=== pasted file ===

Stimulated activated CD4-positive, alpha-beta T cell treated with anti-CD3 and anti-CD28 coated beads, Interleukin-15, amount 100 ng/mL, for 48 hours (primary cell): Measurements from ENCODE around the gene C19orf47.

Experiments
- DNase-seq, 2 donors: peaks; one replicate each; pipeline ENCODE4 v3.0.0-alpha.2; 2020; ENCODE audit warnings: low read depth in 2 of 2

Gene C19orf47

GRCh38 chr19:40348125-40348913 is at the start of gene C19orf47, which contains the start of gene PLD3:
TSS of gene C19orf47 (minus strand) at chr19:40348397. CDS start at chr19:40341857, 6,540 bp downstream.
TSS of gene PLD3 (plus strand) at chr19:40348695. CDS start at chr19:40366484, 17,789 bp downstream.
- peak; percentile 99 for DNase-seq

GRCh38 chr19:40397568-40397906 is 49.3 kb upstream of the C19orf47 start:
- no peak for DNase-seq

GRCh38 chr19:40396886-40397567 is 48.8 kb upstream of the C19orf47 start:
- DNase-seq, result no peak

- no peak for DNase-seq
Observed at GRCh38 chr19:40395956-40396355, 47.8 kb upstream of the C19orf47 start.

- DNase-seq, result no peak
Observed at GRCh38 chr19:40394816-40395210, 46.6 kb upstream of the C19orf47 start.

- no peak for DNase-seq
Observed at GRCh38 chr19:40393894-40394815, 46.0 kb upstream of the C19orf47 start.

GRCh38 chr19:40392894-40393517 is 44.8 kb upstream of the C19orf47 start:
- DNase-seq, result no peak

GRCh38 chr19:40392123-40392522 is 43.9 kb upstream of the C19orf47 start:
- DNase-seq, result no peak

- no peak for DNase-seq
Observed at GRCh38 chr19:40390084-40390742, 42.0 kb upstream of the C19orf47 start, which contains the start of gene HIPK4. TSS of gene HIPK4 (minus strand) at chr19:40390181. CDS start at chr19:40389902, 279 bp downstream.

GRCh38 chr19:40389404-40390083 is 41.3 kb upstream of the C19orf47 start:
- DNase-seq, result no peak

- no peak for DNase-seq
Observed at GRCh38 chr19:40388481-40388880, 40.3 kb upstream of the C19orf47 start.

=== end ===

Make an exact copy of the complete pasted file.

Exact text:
Stimulated activated CD4-positive, alpha-beta T cell treated with anti-CD3 and anti-CD28 coated beads, Interleukin-15, amount 100 ng/mL, for 48 hours (primary cell): Measurements from ENCODE around the gene C19orf47.

Experiments
- DNase-seq, 2 donors: peaks; one replicate each; pipeline ENCODE4 v3.0.0-alpha.2; 2020; ENCODE audit warnings: low read depth in 2 of 2

Gene C19orf47

GRCh38 chr19:40348125-40348913 is at the start of gene C19orf47, which contains the start of gene PLD3:
TSS of gene C19orf47 (minus strand) at chr19:40348397. CDS start at chr19:40341857, 6,540 bp downstream.
TSS of gene PLD3 (plus strand) at chr19:40348695. CDS start at chr19:40366484, 17,789 bp downstream.
- peak; percentile 99 for DNase-seq

GRCh38 chr19:40397568-40397906 is 49.3 kb upstream of the C19orf47 start:
- no peak for DNase-seq

GRCh38 chr19:40396886-40397567 is 48.8 kb upstream of the C19orf47 start:
- DNase-seq, result no peak

- no peak for DNase-seq
Observed at GRCh38 chr19:40395956-40396355, 47.8 kb upstream of the C19orf47 start.

- DNase-seq, result no peak
Observed at GRCh38 chr19:40394816-40395210, 46.6 kb upstream of the C19orf47 start.

- no peak for DNase-seq
Observed at GRCh38 chr19:40393894-40394815, 46.0 kb upstream of the C19orf47 start.

GRCh38 chr19:40392894-40393517 is 44.8 kb upstream of the C19orf47 start:
- DNase-seq, result no peak

GRCh38 chr19:40392123-40392522 is 43.9 kb upstream of the C19orf47 start:
- DNase-seq, result no peak

- no peak for DNase-seq
Observed at GRCh38 chr19:40390084-40390742, 42.0 kb upstream of the C19orf47 start, which contains the start of gene HIPK4. TSS of gene HIPK4 (minus strand) at chr19:40390181. CDS start at chr19:40389902, 279 bp downstream.

GRCh38 chr19:40389404-40390083 is 41.3 kb upstream of the C19orf47 start:
- DNase-seq, result no peak

- no peak for DNase-seq
Observed at GRCh38 chr19:40388481-40388880, 40.3 kb upstream of the C19orf47 start.